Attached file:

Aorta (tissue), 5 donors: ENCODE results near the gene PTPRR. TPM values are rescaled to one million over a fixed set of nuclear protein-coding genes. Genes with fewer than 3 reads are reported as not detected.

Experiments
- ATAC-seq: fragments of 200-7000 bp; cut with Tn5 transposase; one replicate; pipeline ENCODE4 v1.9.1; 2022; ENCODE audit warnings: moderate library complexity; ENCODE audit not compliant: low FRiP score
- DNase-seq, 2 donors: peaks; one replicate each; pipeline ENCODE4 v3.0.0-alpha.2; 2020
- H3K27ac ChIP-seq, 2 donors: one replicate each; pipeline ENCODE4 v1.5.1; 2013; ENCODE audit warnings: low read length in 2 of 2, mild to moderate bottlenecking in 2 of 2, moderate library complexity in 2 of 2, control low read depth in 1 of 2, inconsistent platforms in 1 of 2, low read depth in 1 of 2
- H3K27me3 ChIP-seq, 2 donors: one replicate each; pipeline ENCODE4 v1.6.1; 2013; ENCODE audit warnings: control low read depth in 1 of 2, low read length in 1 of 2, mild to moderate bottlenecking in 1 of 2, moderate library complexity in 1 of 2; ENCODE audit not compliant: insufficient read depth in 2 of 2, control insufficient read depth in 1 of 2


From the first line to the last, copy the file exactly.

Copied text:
Aorta (tissue), 5 donors: ENCODE results near the gene PTPRR. TPM values are rescaled to one million over a fixed set of nuclear protein-coding genes. Genes with fewer than 3 reads are reported as not detected.

Experiments
- ATAC-seq: fragments of 200-7000 bp; cut with Tn5 transposase; one replicate; pipeline ENCODE4 v1.9.1; 2022; ENCODE audit warnings: moderate library complexity; ENCODE audit not compliant: low FRiP score
- DNase-seq, 2 donors: peaks; one replicate each; pipeline ENCODE4 v3.0.0-alpha.2; 2020
- H3K27ac ChIP-seq, 2 donors: one replicate each; pipeline ENCODE4 v1.5.1; 2013; ENCODE audit warnings: low read length in 2 of 2, mild to moderate bottlenecking in 2 of 2, moderate library complexity in 2 of 2, control low read depth in 1 of 2, inconsistent platforms in 1 of 2, low read depth in 1 of 2
- H3K27me3 ChIP-seq, 2 donors: one replicate each; pipeline ENCODE4 v1.6.1; 2013; ENCODE audit warnings: control low read depth in 1 of 2, low read length in 1 of 2, mild to moderate bottlenecking in 1 of 2, moderate library complexity in 1 of 2; ENCODE audit not compliant: insufficient read depth in 2 of 2, control insufficient read depth in 1 of 2